Narmadā Research Group: Locating Pan-Asian Processes of Change and Interaction in a Regional Setting
This research group is engaged in a collaborative programme of research, fieldwork and publication. The group consists of an international conference of scholars at all stages of their careers; the organisational structure is intentionally organic. Core members of the group are as follows:
- Hans T. Bakker (Groningen)
- Anne Casile (Paris)
- Dorian Fuller (London)
- Jason Hawkes (Cambridge)
- Derek Kennet (Durham)
- O. P. Mishra (Bhopal)
- Michael Willis (London)
- Jürgen Neuss (Berlin)
Photo: excavations at Chipaner, an early historic city-site on the Narmadā.
The group’s geographical focus is the Narmadā River valley. One of India’s great perennial rivers, the Narmadā rises near Jabalpur in central India and joins the Indian Ocean near Surāt on the western coast. Since Chalcolithic times, the Narmadā has been the seat of a vibrant civilisation and an important corridor for trade and the transmission of ideas.
The aim of this interdisciplinary group is to foster new modes of working and thinking about India in the longue durée. This aim is being achieved in three ways. Firstly, the study of the Narmadā is being reassessed theoretically in relation to analogous and connected riverine systems and their hinterlands, notably the Krishnā River in the Deccan and the Irrawaddy and Mekong in South East Asia. Secondly, the examination of ancient sites is being positioned against new understandings of human agency, agrarian history, technology and the movement of people, goods and belief systems. Thirdly, objects held in the British Museum and elsewhere, effectively removed from their contexts by methods of collection and regimes of cataloguing, are being re-contextualized though an interdisciplinary form of analysis embracing geography, archaeology, anthropology and the history of art.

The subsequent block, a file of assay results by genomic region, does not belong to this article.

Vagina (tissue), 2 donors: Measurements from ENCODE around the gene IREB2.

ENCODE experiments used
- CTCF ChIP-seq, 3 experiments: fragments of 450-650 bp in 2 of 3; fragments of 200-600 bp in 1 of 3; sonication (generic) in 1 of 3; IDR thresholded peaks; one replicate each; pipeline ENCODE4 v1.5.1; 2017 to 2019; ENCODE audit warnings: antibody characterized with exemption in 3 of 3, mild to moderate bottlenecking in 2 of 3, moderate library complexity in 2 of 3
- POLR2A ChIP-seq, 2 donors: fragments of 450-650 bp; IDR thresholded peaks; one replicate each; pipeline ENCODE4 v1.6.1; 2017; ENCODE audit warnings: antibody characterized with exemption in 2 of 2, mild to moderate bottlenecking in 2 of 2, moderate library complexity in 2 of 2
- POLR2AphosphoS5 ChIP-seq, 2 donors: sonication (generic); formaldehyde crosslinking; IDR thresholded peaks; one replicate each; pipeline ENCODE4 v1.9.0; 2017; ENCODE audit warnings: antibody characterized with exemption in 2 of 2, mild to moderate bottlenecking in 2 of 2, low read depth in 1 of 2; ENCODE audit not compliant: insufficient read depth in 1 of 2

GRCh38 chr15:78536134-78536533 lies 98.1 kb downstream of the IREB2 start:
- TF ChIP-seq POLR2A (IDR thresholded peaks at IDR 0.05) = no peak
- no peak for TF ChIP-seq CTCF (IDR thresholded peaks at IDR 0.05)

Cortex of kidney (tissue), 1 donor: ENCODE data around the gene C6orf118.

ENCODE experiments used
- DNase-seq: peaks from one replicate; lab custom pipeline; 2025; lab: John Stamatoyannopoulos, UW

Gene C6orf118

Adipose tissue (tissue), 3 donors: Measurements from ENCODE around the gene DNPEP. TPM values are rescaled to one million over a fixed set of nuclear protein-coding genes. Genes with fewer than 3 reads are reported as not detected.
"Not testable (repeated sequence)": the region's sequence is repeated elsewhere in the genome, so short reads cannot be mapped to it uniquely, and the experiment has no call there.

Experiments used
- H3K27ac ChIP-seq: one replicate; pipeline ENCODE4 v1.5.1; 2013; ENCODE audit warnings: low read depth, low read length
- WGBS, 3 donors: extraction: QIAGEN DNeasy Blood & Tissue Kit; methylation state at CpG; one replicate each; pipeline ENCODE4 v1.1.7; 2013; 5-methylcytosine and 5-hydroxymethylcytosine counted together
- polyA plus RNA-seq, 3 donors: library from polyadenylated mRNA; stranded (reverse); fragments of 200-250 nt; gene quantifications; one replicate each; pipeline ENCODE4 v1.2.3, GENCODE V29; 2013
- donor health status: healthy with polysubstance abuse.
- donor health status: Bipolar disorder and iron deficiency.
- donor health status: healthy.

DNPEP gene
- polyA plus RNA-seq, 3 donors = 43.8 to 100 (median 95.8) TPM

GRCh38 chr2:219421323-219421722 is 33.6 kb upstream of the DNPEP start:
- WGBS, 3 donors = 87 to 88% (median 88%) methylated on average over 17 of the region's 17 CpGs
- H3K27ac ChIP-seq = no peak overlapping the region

Our overarching objective is to re-vision South Asia as a significant historical power. This will allow India to take its place on the global historical stage, a position it has not enjoyed due the colonial past and an inward looking post-colonial historiography.
The Vidisha Research Group, a precursor of the Narmadā Research Group, was funded by grants from the British Academy and the Leverhulme Trust and the Arts and Humanities Research Council.